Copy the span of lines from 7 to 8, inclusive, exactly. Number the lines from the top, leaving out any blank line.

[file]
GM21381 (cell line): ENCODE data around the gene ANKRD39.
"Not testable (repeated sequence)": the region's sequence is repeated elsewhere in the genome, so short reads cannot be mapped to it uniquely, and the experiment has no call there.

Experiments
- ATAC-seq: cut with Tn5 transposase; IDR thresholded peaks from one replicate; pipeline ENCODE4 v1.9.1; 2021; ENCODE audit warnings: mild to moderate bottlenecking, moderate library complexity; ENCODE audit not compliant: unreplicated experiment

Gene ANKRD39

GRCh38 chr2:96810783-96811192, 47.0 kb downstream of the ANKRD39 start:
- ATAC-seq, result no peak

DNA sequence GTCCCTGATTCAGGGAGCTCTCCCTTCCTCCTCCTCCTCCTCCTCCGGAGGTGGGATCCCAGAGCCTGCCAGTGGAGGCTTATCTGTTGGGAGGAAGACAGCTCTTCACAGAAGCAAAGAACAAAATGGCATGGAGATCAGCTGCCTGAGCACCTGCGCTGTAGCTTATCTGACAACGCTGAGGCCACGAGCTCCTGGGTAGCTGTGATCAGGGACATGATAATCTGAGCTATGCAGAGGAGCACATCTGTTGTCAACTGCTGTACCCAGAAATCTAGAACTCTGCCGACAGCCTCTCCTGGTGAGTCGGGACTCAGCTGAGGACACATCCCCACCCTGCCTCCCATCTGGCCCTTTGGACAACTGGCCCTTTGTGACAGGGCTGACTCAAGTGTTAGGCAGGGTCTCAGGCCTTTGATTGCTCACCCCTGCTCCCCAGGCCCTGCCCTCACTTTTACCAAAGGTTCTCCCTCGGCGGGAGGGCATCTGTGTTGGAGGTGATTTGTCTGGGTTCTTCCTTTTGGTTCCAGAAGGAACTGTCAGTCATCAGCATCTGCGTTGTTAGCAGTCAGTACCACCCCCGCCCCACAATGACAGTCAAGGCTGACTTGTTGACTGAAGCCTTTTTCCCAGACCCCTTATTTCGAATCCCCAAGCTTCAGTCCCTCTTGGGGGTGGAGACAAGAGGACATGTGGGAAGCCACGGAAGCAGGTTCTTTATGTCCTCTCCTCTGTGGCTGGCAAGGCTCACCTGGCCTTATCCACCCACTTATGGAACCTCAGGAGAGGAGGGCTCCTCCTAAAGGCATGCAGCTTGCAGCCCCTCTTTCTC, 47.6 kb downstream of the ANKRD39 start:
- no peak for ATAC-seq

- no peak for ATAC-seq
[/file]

- ATAC-seq, result no peak

DNA sequence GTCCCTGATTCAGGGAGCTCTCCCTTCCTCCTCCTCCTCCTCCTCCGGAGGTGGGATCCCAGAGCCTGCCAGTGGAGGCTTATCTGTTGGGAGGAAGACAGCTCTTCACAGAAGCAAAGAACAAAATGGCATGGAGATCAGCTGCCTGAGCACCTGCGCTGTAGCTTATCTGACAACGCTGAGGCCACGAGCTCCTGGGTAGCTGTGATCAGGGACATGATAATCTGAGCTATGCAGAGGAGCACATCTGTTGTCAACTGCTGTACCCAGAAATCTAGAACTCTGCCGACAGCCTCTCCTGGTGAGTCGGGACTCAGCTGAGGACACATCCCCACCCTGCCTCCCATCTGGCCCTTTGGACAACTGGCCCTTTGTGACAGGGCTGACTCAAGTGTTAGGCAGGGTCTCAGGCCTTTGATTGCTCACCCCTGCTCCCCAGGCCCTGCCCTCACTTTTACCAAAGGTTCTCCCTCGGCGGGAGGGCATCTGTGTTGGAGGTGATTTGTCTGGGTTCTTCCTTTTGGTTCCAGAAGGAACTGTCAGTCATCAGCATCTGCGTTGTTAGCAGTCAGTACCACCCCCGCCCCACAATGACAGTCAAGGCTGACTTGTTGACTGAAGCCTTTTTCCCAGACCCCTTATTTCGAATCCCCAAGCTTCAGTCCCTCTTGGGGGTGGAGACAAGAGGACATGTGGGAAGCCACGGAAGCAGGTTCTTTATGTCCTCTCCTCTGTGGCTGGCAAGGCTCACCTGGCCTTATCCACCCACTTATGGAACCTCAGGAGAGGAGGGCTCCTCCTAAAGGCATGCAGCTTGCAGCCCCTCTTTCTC, 47.6 kb downstream of the ANKRD39 start: